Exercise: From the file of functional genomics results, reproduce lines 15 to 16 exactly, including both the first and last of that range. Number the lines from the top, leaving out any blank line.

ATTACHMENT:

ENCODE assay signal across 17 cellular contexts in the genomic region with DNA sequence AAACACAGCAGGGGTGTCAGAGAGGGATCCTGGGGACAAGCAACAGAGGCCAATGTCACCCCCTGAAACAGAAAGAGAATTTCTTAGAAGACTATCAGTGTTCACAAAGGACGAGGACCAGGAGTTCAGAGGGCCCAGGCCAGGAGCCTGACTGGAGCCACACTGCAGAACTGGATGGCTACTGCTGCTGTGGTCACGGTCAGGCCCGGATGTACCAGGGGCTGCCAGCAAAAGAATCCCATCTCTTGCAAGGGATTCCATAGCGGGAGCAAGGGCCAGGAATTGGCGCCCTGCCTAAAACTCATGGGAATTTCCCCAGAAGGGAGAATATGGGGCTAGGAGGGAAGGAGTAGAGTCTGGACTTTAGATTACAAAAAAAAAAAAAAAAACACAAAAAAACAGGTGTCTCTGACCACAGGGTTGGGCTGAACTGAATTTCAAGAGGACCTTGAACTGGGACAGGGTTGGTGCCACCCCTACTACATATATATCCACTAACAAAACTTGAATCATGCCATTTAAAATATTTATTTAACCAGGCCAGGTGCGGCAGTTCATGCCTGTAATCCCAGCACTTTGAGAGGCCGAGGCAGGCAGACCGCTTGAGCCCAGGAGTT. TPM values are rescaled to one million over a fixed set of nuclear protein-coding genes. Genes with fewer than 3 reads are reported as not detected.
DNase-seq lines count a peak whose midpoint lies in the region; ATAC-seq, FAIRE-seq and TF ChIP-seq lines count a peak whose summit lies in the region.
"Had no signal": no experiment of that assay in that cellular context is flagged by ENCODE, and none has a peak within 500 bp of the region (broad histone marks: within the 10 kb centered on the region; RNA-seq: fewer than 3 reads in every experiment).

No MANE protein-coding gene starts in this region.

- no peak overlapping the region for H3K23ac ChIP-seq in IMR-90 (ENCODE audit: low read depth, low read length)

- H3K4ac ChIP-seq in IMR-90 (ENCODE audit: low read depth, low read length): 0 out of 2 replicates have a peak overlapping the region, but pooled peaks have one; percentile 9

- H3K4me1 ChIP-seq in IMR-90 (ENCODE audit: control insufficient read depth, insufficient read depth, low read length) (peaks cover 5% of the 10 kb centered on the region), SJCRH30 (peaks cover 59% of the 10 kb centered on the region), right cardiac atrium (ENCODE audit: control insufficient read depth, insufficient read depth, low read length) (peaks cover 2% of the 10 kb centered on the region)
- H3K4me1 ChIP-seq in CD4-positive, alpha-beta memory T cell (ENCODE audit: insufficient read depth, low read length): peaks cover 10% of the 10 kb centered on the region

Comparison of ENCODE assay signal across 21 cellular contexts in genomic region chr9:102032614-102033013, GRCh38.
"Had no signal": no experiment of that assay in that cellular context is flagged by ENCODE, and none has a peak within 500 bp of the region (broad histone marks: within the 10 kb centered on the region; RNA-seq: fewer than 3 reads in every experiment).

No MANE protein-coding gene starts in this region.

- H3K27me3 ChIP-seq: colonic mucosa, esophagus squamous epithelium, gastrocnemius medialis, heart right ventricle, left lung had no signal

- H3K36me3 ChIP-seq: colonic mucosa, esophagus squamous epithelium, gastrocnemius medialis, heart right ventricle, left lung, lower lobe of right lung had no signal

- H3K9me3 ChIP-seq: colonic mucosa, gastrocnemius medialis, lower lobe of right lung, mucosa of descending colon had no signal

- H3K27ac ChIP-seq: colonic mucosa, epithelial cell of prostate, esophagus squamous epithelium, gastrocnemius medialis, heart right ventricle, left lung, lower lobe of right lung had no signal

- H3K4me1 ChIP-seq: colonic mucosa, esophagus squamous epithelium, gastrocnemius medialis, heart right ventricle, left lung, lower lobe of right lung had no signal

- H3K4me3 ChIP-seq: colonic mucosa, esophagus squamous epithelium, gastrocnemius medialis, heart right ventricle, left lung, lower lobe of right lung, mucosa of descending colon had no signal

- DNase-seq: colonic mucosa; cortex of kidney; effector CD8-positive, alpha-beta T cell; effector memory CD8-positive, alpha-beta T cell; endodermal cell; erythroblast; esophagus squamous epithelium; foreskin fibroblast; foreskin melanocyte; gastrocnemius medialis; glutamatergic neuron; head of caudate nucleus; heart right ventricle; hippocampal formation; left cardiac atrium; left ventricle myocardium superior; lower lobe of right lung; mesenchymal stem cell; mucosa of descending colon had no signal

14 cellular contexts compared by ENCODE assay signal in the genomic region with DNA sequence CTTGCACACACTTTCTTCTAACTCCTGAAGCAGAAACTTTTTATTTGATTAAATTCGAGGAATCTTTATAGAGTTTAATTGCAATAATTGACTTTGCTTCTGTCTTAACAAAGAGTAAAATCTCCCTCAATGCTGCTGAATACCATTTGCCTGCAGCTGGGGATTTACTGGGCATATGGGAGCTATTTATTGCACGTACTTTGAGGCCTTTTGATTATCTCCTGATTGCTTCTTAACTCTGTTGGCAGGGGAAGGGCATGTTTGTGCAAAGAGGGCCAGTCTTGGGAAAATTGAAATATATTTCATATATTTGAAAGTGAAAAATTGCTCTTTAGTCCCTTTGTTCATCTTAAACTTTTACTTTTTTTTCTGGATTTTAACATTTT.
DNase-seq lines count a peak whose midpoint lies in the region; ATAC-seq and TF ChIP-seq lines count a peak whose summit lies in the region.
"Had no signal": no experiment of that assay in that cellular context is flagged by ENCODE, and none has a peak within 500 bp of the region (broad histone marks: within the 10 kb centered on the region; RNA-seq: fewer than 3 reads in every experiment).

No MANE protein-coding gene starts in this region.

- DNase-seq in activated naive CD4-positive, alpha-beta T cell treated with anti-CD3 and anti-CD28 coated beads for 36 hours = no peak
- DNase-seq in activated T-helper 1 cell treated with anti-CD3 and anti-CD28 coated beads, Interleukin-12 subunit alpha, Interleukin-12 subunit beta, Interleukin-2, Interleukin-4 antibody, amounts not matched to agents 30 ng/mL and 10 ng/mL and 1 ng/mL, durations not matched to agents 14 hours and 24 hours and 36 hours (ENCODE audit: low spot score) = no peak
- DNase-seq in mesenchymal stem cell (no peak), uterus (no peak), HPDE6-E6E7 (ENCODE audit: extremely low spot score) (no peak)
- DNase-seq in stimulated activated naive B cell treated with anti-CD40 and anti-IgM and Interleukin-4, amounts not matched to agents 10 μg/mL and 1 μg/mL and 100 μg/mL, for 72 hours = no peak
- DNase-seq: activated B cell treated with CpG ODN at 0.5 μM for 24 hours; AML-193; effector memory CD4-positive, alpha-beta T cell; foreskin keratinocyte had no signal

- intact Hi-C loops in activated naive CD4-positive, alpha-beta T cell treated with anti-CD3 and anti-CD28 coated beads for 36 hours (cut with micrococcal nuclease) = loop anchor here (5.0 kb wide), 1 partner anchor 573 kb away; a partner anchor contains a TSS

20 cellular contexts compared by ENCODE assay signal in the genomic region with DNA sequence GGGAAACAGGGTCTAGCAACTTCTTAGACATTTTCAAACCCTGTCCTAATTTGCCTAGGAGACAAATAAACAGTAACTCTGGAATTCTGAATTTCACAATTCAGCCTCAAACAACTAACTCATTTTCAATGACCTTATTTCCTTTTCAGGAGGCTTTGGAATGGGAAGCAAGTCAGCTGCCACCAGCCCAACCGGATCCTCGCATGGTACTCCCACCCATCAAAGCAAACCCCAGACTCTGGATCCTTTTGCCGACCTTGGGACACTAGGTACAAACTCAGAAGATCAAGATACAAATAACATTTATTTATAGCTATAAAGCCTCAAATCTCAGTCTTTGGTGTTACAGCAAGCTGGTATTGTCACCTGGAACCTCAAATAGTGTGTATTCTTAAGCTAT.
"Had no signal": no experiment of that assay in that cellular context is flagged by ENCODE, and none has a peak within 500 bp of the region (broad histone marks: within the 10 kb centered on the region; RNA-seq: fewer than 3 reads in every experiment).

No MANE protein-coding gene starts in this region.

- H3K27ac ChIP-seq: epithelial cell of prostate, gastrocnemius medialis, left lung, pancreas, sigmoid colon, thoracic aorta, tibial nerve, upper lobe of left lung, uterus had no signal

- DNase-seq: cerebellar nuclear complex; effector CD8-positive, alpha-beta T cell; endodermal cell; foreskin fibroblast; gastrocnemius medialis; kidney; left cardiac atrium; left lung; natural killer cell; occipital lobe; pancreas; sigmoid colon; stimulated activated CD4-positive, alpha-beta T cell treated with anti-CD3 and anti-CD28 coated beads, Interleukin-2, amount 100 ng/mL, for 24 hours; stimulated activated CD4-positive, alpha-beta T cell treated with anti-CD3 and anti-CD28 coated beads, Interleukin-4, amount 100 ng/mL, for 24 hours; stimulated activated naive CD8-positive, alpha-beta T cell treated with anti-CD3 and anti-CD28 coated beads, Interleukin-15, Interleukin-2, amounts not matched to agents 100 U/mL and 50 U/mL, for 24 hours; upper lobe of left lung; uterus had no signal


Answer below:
- H3K27ac ChIP-seq: colonic mucosa, epithelial cell of prostate, esophagus squamous epithelium, gastrocnemius medialis, heart right ventricle, left lung, lower lobe of right lung had no signal

- H3K4me1 ChIP-seq: colonic mucosa, esophagus squamous epithelium, gastrocnemius medialis, heart right ventricle, left lung, lower lobe of right lung had no signal